Off the Grid in a Florida Suburb, Fighting Municipal Code

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from Bloomberg Businessweek,

In Cape Coral, Fla., a city of snowbird retirees and strip malls off the Caloosahatchee River, there’s a part of town that never quite recovered from the real estate bust. Foreclosure notices spill from the mailboxes of homes lining the city’s shallow canals and gather in trash drifts by the front doors. Weeds run riot in the yards of properties built for no money down in the flush days and then abandoned when they went underwater.

Even amid the eerie detritus, the small ranch-style duplex that Robin Speronis moved into in January 2013 is a little unusual. For one thing, Speronis, an energetic 54-year-old widow with cropped blonde hair and stark blue eyes, never had the city turn on the power or water. She set two 55-gallon plastic cisterns on either side of the entranceway and attached gutter downspouts to collect rainwater. She perched a small solar charger on a windowsill with wires snaking inside to a battery that in turn powers a few lights and a laptop. Wireless Internet is siphoned from a nearby Tire Kingdom. Inside, a propane lantern hangs from an unused light fixture in the dining area. Speronis is living off the grid—no power from the city, rainwater her only source for bathing, drinking, and sewage—in the middle of her tumbledown subdivision. It has caused a national furor.

Speronis first took an interest in detaching from the system during the years she spent caring for her husband, Zenny, who suffered from a neurodegenerative disorder. As his condition worsened, she turned to homeopathic treatments and other unconventional regimens: raw foods, colloidal silver, an avoidance of refrigeration and air conditioning, a focus on the promotion of regular bowel movements. It was a struggle to explain to the people around her, but she provided for Zenny without doctors, pharmaceuticals, or any medical assistance until his death at 84 in 2010. She self-published a book about “freeing” him from the health-care system and “home deathing him naturally.”

Speronis had worked as a real estate agent and a massage therapist, but most of her savings went to making her husband comfortable in his last days.

in April 2012, Speronis underwent a radical ascetic conversion. She surveyed what remained of her things and asked, “Do I really need this? Is this of value to me?” She got rid of everything, from her BMW convertible to her wedding album, and attempted to establish a fully self-reliant existence. In June of that year, she bought an RV and moved onto a rented property in a nearby wooded area. She stayed for seven months, teaching herself to live without most modern conveniences. “I had never even gone camping,” she says now, “but nothing was hard. Every time I did something it was easier than I thought it was going to be. I thought, ‘I can do this. I can do this myself.’

Speronis subsisted primarily on a year’s supply of dried and canned food she’d bought while she had the RV. She drank and bathed in rainwater, filling a four-gallon, solar-heated camp shower. Her only connection to city services was the sewer: She flushed waste down the toilet, again with rainwater. “I can go weeks or a month without spending a penny,” she says.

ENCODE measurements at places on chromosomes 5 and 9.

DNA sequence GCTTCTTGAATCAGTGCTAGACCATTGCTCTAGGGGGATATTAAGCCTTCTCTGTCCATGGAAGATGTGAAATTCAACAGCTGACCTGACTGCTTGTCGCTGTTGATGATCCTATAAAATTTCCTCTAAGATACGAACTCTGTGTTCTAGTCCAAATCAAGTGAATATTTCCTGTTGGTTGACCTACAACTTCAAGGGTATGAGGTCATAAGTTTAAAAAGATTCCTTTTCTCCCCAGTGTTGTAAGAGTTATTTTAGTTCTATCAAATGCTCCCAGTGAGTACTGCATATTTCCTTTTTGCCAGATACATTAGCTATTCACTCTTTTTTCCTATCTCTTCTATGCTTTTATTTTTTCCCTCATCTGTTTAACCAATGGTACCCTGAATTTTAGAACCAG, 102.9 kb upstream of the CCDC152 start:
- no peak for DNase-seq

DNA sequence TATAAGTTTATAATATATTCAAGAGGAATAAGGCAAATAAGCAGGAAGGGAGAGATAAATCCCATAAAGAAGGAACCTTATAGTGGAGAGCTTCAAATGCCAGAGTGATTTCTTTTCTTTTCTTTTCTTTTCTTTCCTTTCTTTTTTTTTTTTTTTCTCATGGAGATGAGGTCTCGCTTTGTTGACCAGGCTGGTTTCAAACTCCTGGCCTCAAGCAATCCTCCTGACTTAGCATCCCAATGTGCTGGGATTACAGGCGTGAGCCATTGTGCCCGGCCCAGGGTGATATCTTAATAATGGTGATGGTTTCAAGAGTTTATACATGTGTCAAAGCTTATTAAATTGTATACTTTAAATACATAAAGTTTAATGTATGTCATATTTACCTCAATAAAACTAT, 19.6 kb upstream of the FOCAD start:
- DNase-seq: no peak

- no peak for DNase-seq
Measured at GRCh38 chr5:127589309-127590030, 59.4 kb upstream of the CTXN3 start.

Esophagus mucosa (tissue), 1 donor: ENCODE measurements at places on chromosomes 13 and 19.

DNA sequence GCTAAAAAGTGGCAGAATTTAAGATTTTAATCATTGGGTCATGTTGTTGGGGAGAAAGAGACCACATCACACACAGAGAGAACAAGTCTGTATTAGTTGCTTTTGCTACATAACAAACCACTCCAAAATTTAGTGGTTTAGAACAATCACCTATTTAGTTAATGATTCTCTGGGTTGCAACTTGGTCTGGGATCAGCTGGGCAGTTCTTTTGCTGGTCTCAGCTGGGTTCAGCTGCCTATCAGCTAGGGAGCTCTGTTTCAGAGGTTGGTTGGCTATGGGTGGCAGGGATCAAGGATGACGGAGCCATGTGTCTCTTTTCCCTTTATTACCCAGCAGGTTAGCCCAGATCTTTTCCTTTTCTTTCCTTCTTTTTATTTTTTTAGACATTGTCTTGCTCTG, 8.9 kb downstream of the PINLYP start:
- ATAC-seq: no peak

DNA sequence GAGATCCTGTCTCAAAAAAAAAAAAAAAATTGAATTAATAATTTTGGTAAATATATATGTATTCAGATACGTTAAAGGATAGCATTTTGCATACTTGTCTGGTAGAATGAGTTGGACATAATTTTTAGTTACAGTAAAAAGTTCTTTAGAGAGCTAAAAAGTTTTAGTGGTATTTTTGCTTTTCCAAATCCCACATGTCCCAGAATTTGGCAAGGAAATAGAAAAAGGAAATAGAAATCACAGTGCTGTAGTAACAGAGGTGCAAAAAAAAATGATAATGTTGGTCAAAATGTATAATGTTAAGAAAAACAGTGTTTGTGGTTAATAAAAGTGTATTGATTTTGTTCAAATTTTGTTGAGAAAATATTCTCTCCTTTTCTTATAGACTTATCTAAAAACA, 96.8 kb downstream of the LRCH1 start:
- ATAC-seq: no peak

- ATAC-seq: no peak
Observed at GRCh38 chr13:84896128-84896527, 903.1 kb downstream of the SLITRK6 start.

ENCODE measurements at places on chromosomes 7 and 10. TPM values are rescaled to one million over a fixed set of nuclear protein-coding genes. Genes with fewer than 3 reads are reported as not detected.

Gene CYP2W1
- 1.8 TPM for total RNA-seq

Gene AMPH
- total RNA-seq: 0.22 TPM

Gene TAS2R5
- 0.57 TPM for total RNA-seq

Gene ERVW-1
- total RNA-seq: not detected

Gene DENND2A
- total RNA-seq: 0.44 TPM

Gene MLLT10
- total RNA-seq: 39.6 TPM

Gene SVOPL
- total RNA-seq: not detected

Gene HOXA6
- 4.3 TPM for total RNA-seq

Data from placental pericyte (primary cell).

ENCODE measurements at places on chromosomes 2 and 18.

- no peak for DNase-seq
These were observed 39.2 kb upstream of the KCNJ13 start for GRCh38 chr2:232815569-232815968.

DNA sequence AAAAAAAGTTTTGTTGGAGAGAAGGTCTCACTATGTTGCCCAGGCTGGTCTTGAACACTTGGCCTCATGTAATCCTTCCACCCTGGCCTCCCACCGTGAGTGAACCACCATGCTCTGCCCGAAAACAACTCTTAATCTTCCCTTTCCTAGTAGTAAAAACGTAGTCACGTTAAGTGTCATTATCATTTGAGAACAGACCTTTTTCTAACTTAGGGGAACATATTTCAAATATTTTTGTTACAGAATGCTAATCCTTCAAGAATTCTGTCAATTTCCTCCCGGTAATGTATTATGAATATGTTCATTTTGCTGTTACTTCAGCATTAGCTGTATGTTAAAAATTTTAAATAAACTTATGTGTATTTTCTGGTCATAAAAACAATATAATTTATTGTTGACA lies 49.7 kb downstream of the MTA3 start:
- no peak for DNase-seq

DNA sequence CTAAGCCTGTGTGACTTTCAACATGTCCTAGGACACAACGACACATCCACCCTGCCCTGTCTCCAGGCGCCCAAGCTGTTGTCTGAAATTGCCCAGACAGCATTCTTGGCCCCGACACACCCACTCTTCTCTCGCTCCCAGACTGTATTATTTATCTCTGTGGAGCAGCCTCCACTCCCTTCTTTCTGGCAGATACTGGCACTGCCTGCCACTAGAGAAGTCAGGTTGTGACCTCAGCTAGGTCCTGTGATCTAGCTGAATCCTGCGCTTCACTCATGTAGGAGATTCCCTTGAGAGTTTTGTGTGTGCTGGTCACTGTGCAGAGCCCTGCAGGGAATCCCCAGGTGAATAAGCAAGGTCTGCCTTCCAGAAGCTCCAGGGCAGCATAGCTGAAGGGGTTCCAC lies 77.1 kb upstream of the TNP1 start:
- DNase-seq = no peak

In true American fashion, Speronis began writing about her experiences as a pioneer of the subdivision. She started a blog called Off the Grid Living in Southwest Florida—One Woman’s Story.

“The desire to ‘get off the grid’ is anchored deep in the American psyche,” says Nick Rosen, author of Off the Grid: Inside the Movement for More Space, Less Government, and True Independence in Modern America. From Daniel Boone’s sturdy self-reliance on the Western frontier to Henry David Thoreau’s individualist morality at Walden Pond, to be alone and disconnected is to be an idealized version of an American.

Estimates of the national off-the-grid population are vague, hovering between 180,000 and 250,000, almost entirely in rural settings where public utilities—and government oversight—are in short supply. Climate-change concerns spur many, as does an interest in a simpler, low-tech lifestyle. Disaster preppers and militiamen see it as a hedge against impending social collapse.

Not everyone who wants to go off the grid can.

The day after a Fox segment on Speronis aired, an officer from the Cape Coral code compliance division knocked on her door, rousing her two dogs, Suzie, a chihuahua, and Faith, a mixed breed. Speronis didn’t answer. The officer, taking note of the water barrels and severed power lines, stuck a placard on the door declaring the property unfit for human habitation. “Any person entering this property without official authorization,” it read, “is subject to removal and/or arrest.”

Cape Coral argued that it had nothing against Speronis going off grid, only with how she’d done so. “There are an awful lot of alternatives out there that meet code,” says Frank Cassidy, the city’s code compliance division manager. “The problem is that she is not using those methods.” He ticked off a litany of municipal resources for cisterns, composting toilets, retrofit grants, equipment, housing assistance, and programs to sell excess solar power to the grid.

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